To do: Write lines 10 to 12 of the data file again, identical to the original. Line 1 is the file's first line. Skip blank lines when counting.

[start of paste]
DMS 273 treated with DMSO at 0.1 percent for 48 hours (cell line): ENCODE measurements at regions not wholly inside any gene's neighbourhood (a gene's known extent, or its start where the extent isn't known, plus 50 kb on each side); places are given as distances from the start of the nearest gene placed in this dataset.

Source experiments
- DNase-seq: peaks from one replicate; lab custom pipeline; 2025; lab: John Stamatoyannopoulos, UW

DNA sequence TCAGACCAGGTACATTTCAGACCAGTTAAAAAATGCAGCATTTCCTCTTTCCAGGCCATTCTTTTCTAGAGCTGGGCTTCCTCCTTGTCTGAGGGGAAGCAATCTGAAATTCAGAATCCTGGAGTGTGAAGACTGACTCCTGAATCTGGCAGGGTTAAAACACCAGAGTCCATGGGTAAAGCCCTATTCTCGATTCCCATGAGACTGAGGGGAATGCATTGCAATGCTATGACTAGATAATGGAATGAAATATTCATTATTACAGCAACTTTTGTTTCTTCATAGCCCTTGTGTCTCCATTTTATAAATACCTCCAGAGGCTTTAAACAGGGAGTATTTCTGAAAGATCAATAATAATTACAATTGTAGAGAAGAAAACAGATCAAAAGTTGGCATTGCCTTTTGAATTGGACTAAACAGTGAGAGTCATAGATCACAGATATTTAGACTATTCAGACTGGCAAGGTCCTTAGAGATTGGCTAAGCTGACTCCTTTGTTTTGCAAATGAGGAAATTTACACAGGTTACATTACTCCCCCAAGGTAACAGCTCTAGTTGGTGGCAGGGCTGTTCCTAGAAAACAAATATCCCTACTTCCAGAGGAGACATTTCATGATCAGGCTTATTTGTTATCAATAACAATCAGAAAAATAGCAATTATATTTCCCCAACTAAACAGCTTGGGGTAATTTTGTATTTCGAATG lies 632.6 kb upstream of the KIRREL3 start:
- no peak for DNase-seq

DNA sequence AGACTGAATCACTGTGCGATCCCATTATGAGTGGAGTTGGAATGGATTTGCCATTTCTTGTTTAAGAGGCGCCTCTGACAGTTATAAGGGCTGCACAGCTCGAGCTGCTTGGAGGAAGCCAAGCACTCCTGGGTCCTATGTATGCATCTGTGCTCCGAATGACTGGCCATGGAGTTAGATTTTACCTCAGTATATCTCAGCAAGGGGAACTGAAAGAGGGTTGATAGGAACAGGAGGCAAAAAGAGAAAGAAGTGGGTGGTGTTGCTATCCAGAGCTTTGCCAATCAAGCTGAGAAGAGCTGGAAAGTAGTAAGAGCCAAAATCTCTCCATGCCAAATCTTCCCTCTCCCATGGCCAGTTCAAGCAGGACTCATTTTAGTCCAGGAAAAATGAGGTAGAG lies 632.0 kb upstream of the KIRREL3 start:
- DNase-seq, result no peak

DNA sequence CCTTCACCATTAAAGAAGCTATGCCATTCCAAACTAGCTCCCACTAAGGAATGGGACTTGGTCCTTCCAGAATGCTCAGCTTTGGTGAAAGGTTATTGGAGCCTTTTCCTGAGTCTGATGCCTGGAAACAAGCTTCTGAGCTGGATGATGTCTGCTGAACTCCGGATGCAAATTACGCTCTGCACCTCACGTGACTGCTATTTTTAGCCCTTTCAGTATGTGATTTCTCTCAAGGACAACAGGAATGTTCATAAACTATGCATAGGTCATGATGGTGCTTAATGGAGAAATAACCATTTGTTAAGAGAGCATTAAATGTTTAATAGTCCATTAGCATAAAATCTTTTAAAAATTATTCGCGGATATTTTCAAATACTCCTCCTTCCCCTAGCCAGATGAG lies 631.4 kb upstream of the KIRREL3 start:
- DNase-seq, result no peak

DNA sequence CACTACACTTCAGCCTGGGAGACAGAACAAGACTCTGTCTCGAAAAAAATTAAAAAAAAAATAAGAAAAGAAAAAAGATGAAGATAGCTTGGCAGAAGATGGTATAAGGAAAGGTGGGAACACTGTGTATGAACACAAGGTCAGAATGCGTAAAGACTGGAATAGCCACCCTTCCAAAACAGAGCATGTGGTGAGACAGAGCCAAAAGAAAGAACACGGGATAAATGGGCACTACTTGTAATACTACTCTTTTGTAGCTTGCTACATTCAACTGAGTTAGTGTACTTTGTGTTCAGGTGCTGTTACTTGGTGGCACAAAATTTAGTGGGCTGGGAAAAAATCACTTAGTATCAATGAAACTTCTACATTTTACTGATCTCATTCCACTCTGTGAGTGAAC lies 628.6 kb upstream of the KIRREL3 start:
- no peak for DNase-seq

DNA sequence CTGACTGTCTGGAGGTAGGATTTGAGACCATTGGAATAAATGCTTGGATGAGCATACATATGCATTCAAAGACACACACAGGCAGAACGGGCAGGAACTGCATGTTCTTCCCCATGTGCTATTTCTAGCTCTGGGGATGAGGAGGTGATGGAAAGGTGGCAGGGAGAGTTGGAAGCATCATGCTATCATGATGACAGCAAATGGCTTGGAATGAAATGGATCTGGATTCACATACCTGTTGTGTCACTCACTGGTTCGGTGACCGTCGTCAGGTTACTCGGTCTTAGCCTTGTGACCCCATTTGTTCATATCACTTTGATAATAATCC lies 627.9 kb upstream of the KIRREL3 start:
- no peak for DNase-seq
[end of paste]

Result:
DNA sequence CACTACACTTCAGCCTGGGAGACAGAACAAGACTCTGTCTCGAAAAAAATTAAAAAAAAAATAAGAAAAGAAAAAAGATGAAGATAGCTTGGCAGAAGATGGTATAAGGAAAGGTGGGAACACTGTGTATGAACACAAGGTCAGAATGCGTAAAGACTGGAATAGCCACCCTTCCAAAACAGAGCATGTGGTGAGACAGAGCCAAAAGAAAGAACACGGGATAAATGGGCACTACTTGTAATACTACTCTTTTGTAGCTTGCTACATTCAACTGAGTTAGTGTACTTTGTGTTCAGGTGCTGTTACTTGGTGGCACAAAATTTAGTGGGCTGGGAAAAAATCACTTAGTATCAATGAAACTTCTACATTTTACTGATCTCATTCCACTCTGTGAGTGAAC lies 628.6 kb upstream of the KIRREL3 start:
- no peak for DNase-seq

DNA sequence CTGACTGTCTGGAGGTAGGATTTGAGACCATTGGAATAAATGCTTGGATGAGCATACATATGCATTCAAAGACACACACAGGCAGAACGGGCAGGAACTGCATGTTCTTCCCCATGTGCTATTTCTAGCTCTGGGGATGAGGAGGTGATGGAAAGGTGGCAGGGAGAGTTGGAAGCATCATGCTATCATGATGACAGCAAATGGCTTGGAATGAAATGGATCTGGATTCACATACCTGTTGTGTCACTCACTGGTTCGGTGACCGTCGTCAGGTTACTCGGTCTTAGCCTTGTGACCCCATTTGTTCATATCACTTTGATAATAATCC lies 627.9 kb upstream of the KIRREL3 start: